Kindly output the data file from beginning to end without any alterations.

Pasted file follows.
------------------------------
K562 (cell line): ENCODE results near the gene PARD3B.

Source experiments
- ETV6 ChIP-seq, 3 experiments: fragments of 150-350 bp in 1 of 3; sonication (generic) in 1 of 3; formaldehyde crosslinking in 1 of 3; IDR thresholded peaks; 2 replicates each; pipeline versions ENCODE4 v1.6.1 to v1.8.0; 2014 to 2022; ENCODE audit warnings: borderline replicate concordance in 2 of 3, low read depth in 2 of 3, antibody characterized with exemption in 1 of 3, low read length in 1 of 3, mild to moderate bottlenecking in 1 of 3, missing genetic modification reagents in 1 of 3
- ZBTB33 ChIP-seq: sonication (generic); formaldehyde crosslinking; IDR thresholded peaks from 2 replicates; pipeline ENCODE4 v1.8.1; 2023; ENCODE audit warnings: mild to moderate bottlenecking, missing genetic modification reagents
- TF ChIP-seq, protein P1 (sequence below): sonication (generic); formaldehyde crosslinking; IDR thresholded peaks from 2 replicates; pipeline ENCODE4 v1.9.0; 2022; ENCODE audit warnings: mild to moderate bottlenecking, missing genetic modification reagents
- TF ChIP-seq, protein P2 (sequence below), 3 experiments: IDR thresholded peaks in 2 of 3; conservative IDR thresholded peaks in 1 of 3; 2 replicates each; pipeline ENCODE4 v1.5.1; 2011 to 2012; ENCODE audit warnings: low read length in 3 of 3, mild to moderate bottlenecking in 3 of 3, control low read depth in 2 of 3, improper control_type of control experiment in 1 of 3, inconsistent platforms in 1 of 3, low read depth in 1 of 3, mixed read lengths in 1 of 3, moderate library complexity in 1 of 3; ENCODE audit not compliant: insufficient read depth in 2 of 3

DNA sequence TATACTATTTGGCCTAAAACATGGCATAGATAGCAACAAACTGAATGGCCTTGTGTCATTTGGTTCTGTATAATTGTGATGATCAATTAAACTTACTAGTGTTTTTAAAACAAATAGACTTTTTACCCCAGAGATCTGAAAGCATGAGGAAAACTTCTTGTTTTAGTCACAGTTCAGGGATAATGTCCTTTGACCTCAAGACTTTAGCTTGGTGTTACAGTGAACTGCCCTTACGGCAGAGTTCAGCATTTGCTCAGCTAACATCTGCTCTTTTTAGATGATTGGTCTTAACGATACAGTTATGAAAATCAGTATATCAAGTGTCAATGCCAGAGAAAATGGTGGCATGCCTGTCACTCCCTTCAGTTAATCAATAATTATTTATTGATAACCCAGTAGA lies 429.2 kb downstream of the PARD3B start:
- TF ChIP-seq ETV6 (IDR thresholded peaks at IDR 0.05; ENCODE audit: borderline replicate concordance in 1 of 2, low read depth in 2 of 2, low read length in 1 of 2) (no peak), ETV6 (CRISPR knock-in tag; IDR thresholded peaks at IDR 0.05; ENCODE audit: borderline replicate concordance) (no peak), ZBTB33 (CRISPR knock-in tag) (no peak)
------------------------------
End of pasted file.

K562 (cell line): ENCODE results near the gene PARD3B.

Source experiments
- ETV6 ChIP-seq, 3 experiments: fragments of 150-350 bp in 1 of 3; sonication (generic) in 1 of 3; formaldehyde crosslinking in 1 of 3; IDR thresholded peaks; 2 replicates each; pipeline versions ENCODE4 v1.6.1 to v1.8.0; 2014 to 2022; ENCODE audit warnings: borderline replicate concordance in 2 of 3, low read depth in 2 of 3, antibody characterized with exemption in 1 of 3, low read length in 1 of 3, mild to moderate bottlenecking in 1 of 3, missing genetic modification reagents in 1 of 3
- ZBTB33 ChIP-seq: sonication (generic); formaldehyde crosslinking; IDR thresholded peaks from 2 replicates; pipeline ENCODE4 v1.8.1; 2023; ENCODE audit warnings: mild to moderate bottlenecking, missing genetic modification reagents
- TF ChIP-seq, protein P1 (sequence below): sonication (generic); formaldehyde crosslinking; IDR thresholded peaks from 2 replicates; pipeline ENCODE4 v1.9.0; 2022; ENCODE audit warnings: mild to moderate bottlenecking, missing genetic modification reagents
- TF ChIP-seq, protein P2 (sequence below), 3 experiments: IDR thresholded peaks in 2 of 3; conservative IDR thresholded peaks in 1 of 3; 2 replicates each; pipeline ENCODE4 v1.5.1; 2011 to 2012; ENCODE audit warnings: low read length in 3 of 3, mild to moderate bottlenecking in 3 of 3, control low read depth in 2 of 3, improper control_type of control experiment in 1 of 3, inconsistent platforms in 1 of 3, low read depth in 1 of 3, mixed read lengths in 1 of 3, moderate library complexity in 1 of 3; ENCODE audit not compliant: insufficient read depth in 2 of 3

DNA sequence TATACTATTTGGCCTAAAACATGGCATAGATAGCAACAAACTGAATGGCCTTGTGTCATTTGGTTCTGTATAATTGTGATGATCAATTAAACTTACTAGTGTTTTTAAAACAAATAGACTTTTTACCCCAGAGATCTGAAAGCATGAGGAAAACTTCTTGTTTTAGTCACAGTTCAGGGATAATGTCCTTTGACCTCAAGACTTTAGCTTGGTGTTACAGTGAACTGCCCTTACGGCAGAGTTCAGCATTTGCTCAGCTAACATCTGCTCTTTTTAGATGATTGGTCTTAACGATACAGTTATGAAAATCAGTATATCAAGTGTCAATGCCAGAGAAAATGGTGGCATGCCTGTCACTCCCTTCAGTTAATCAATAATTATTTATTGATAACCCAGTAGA lies 429.2 kb downstream of the PARD3B start:
- TF ChIP-seq ETV6 (IDR thresholded peaks at IDR 0.05; ENCODE audit: borderline replicate concordance in 1 of 2, low read depth in 2 of 2, low read length in 1 of 2) (no peak), ETV6 (CRISPR knock-in tag; IDR thresholded peaks at IDR 0.05; ENCODE audit: borderline replicate concordance) (no peak), ZBTB33 (CRISPR knock-in tag) (no peak)